Adaptation Types

When I give students an assignment to create an adaptation of a text–usually a canonical text by someone like Shakespeare, Milton, or Jane Austen–they often have a tendency to simply “perform” the text with a small twist, usually modernization. In order to encourage greater quality and diversity in the adaptations my students create, I provide them with a list of ten (non-comprehensive) adaptive approaches that they can think about using, along with examples that I bring into class to illustrate these techniques. As a class, we discuss these examples, how they function, what each tries to achieve, and how a single example might employ multiple techniques. Above all, I emphasize that the students’ adaptations have to exist as more than simply an adaptation for adaptation’s sake: they must have a purpose or goal. Students are expected to be able to critically reflect on their own aims in choosing a particular adaptive technique or set of techniques.

1. Parody: Create a satiric or ironic imitation (usually characterized by exaggeration) meant to make fun of the original source.

Example:  Weird Al Yankovic’s parody of Lady Gaga’s song “Born this Way.”

2. Pastiche: Borrow the style of text in order to create a new text. Like parody, pastiche is a form of imitation, but it tends towards neutrality rather than exaggeration or satirization.  According to Frederick Jameson, pastiche is “blank parody.”

Example: Soomo Publishing’s adaptation of Lady Gaga’s Bad Romance to tell the story ofAlice Paul and the Women’s Suffrage Movement.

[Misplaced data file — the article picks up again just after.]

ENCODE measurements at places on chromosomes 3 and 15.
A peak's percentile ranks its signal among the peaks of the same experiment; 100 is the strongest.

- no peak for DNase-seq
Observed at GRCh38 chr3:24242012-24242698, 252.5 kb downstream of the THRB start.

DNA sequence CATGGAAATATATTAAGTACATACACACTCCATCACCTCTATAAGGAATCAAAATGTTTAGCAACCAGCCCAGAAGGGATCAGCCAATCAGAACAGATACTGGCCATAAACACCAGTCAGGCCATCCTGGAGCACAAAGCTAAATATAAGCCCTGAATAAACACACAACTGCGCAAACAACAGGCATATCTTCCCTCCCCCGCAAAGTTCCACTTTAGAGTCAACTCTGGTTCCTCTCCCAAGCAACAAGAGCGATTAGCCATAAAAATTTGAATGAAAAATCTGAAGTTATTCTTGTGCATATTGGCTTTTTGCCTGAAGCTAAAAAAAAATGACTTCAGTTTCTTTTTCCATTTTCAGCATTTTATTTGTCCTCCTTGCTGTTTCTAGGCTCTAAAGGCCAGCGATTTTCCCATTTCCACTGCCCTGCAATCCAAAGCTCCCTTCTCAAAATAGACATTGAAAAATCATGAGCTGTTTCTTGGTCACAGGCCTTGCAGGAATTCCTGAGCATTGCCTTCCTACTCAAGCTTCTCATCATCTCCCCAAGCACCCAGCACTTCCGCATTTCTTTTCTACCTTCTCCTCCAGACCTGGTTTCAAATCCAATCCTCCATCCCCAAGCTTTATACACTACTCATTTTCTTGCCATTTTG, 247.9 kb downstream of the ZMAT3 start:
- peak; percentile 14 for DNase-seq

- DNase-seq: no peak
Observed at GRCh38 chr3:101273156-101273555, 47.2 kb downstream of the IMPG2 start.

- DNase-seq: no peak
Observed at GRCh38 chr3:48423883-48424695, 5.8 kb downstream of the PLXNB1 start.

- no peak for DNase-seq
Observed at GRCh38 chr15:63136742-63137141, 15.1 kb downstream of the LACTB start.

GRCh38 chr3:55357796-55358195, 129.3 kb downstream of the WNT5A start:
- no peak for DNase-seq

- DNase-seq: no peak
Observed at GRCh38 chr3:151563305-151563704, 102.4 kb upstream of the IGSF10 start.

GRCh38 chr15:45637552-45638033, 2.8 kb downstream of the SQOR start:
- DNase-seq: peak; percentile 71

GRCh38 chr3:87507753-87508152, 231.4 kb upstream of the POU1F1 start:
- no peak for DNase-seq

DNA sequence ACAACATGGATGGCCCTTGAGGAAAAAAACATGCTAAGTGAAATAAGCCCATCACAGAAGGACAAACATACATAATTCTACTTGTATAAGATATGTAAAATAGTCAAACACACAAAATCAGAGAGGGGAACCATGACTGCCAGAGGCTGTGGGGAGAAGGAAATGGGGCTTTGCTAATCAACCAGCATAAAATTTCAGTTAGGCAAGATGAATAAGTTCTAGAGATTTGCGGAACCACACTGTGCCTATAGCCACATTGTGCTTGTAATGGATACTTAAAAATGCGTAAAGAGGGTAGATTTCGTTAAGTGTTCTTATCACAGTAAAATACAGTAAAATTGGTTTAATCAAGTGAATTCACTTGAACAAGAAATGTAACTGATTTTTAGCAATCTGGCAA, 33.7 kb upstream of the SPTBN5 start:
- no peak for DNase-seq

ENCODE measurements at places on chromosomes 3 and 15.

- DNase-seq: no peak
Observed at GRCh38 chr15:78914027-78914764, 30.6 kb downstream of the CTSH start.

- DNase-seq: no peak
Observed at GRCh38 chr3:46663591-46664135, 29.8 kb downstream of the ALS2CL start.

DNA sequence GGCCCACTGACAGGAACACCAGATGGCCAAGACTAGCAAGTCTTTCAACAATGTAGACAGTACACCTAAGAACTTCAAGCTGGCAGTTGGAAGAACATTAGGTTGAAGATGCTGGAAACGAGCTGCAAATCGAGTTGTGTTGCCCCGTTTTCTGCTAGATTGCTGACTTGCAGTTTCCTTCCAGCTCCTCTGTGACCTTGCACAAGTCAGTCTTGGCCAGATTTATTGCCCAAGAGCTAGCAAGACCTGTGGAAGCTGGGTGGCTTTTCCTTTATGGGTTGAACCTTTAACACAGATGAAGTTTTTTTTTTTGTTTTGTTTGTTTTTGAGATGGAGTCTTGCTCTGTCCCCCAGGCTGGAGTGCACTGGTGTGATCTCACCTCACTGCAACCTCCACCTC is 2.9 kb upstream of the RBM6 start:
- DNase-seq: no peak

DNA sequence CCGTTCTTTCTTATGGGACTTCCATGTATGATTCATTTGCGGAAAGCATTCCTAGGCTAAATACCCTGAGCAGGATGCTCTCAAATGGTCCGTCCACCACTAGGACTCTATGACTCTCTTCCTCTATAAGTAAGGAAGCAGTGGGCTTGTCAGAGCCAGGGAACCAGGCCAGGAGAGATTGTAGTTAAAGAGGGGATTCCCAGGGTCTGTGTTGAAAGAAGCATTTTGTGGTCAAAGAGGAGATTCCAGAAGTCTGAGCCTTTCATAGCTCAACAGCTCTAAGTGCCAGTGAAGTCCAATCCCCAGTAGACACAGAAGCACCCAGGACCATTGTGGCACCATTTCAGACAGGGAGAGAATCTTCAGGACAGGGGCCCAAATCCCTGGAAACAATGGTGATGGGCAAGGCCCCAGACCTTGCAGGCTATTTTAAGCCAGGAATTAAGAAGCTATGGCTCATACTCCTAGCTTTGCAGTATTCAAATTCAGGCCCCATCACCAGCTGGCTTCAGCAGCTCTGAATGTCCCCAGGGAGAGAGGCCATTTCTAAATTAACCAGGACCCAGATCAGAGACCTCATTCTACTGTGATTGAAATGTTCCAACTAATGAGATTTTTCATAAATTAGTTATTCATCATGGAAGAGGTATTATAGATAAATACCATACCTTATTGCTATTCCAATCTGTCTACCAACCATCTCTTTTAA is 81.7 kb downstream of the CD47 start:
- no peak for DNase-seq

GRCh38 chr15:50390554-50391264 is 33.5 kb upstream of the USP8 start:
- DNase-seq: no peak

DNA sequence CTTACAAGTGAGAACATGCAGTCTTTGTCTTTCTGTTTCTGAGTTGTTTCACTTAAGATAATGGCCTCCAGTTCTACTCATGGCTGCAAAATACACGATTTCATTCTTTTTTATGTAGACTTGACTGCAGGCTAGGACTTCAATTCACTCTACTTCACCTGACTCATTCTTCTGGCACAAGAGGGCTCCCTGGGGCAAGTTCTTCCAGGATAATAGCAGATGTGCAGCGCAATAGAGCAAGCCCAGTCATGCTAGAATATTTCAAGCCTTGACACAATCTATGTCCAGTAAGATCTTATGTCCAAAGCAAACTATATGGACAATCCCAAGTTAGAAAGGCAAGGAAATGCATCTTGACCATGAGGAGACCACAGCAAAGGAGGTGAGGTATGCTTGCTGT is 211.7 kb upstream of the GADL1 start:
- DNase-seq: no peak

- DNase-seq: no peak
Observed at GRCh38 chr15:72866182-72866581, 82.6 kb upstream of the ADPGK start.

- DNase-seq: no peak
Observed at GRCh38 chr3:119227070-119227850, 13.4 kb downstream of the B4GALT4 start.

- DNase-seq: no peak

3. Extrapolation (Filling in the Gaps): Address an element of the story that the text has left unexplored. Sometimes this means dramatizing elements that only happened “behind the scenes,” or that exist only as sub-text. Sometimes an extrapolation also addresses the question of what happens after the end of the official text.

Example: Tom Stoppard’s Rosencrantz and Guildenstern are Dead

4. Interpolation: Explore what happens if something—a new character, a subplot—is added to the story.

Example: Christopher Moore’s Lamb: The Gospel According to Biff, Christ’s Childhood Pal.

“The birth of Jesus has been well chronicled, as have his glorious teachings, acts, and divine sacrifice after his thirtieth birthday. But no one knows about the early life of the Son of God, the missing years — except Biff, the Messiah’s best bud, who has been resurrected to tell the story.”

5. Remotivation: Explore what happens when the characters of the story are given different motivations.

Example:  TV Show Once Upon a Time‘s retelling of Beauty and the Beast.

6. Revision (sometimes called an “Alternate Universe” adaptation): Rewrite the story from the ground up by altering the underlying assumptions of the source.

Example: In Harry Potter and the Methods of Rationality (by Eliezer Yudkowsky, an AI Researcher at the Singularity Institute) Harry Potter grows up in a family of scientists, and attends Hogwarts in order to determine how to understand magic through science:

The witch-lady was smiling upon them and looking quite amused. “Would you like a further demonstration, Mr. Potter?”

“You don’t have to,” Harry said. “We’ve performed a definitive experiment. But…” Harry hesitated. He couldn’t help himself. Actually, under the circumstances, heshouldn’t be helping himself. It was right and proper to be curious. “What else canyou do?”